Will the public prefer the more traditional, serious, (dull?) marketing approach when choosing legal services, or the cheeky, humorous tone of Wigster and their ilk? What do you think?
A thought occurred to me the other day: Assuming the Susskind vision of the future is true, can law firms continue to serve all their clients from a single brand? In most other sectors, companies use brands to target a specific market segment.
- RBS have the Direct Line, Churchill and Privilige insurance brands.
- Intercontinental hotel group have Intercontinental, Crowne Plaza, Holiday Inn and Holiday Inn Express.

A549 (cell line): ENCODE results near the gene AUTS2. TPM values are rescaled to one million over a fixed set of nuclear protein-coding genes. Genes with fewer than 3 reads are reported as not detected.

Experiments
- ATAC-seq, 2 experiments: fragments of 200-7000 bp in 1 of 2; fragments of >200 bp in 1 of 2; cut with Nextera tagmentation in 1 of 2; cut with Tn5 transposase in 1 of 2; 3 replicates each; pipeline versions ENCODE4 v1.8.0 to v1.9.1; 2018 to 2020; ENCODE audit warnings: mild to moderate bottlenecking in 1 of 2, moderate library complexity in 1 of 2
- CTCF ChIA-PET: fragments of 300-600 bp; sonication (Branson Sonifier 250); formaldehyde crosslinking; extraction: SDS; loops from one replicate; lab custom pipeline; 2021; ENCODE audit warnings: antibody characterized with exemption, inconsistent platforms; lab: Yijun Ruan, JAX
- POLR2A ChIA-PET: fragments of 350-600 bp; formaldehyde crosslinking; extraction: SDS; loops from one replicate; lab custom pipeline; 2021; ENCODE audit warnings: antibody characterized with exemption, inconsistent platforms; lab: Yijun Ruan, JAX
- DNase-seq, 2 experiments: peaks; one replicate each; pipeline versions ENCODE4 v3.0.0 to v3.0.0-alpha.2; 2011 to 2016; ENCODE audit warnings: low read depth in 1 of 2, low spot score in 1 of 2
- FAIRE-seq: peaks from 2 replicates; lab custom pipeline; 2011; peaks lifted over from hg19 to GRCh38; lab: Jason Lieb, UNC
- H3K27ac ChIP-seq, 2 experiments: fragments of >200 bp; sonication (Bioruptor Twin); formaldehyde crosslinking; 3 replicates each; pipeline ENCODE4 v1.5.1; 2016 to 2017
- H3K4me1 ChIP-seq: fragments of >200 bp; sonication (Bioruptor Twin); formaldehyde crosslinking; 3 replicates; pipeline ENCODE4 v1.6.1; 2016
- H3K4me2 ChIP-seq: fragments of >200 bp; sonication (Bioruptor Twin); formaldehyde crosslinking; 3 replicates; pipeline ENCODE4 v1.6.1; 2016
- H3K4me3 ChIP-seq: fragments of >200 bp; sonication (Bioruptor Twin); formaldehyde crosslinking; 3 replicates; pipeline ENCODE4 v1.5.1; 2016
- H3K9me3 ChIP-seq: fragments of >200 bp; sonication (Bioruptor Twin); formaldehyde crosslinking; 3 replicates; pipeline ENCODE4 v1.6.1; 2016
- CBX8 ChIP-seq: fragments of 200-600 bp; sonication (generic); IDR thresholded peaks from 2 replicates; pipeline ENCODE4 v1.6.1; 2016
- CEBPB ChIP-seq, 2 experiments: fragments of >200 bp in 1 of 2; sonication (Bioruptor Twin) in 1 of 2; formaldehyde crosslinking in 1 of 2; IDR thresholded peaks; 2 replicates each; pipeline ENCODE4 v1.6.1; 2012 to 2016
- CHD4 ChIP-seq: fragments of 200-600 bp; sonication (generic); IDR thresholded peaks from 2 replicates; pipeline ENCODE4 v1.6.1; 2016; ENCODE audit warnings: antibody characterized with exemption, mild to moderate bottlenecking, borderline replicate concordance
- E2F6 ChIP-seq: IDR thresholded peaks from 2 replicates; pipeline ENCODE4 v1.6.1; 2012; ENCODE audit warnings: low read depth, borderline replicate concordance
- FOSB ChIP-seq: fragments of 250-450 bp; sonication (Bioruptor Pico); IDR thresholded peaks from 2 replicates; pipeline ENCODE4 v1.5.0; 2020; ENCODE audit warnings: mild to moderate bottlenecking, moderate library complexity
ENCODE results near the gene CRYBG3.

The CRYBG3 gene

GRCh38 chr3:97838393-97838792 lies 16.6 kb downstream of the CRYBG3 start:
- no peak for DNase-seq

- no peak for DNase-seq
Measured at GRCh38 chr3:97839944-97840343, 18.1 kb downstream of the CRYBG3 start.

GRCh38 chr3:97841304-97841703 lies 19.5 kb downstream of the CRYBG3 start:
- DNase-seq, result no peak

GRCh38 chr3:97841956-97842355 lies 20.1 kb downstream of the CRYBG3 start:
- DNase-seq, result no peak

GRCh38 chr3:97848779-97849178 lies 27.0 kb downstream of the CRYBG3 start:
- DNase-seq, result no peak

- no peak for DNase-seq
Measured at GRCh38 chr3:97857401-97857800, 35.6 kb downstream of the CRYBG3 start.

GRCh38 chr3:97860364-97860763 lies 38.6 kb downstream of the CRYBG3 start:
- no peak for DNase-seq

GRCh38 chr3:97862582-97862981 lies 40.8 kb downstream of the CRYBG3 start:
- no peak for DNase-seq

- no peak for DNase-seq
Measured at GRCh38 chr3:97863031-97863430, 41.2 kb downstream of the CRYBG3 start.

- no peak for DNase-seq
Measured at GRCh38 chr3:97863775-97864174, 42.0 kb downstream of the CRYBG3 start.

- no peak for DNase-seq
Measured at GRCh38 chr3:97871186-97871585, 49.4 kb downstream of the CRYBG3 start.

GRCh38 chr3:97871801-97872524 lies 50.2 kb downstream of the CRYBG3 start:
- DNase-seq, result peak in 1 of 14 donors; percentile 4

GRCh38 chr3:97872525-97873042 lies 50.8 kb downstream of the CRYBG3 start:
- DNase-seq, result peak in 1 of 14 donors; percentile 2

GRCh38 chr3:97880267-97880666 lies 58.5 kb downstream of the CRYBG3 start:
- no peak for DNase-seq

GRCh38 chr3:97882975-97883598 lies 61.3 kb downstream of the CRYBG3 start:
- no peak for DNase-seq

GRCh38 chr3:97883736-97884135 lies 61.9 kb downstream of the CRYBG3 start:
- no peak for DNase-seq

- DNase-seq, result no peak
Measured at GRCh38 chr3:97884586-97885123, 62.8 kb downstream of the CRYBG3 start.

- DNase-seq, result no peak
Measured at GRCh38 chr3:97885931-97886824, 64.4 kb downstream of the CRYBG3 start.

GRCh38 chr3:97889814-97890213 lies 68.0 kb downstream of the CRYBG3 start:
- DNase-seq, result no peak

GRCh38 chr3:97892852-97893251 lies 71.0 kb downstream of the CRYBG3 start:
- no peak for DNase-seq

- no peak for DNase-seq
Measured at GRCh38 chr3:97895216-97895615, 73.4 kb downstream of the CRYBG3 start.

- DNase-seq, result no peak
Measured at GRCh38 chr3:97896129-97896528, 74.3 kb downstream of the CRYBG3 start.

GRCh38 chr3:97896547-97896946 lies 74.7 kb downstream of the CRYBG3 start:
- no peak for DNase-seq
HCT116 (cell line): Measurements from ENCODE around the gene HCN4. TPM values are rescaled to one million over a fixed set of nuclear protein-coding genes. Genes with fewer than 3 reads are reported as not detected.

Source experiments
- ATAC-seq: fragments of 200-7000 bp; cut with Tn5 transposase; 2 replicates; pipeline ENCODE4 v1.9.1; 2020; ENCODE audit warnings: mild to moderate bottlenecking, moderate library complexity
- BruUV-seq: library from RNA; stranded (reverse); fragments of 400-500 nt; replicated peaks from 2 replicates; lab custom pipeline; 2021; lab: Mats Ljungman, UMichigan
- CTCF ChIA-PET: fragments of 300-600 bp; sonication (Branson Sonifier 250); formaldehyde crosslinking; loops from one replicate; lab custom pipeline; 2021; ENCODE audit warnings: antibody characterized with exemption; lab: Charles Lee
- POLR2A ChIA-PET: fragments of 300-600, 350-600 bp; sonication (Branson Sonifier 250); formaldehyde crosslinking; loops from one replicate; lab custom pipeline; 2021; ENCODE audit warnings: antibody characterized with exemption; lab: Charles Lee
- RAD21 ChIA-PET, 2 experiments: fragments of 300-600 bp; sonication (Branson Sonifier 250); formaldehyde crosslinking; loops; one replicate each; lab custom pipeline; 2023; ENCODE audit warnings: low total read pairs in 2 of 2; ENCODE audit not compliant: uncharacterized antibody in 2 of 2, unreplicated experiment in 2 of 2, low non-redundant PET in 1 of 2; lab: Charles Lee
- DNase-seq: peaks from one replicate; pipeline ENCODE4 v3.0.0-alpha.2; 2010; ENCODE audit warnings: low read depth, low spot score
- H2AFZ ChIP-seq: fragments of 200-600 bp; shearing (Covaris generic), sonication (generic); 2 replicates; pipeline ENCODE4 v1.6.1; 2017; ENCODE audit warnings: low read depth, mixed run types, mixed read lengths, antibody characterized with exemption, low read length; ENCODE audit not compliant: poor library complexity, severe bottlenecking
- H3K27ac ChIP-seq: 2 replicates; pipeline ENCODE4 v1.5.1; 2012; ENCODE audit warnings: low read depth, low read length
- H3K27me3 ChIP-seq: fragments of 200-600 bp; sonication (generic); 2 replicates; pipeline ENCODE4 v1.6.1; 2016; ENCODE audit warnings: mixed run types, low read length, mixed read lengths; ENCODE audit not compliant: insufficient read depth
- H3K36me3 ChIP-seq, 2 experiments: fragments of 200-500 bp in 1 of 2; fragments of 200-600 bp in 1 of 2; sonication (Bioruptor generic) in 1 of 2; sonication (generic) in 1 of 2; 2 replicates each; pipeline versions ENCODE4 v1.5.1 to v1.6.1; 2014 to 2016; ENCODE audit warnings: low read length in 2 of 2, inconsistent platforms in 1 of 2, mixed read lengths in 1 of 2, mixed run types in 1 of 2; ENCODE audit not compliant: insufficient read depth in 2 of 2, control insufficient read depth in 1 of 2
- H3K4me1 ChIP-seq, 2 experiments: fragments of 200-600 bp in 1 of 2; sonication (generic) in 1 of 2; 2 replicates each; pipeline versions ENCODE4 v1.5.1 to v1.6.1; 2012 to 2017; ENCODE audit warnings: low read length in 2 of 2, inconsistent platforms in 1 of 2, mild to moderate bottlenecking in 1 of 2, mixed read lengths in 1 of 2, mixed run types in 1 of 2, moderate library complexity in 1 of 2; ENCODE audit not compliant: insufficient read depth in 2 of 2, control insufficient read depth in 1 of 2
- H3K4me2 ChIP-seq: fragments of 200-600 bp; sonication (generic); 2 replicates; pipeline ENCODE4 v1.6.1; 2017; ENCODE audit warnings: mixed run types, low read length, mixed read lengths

- In food retailing, many companies have a healthy eating brand, a ‘value’ brand, a mainstream brand and a luxury brand.
If more legal work becomes productised or commoditised and so becomes a ‘value’ based purchase, what impact does that have on your brand and your corporate and prestige clients’ expectations of cost?
It seems to me that the problem with trying to be all things to everyone, is you end up not standing for anything at all.
That’s one reason why Access Legal from Shoosmiths is so interesting: An attempt to create a brand for a specific market segment, but still keeping the parent brand to suggest quality and years of legal expertise.
Are Shoosmiths the only ones doing this? Are there any other law firms out there doing the same?
I’d be interested to know your thoughts. Let me know in the comments below…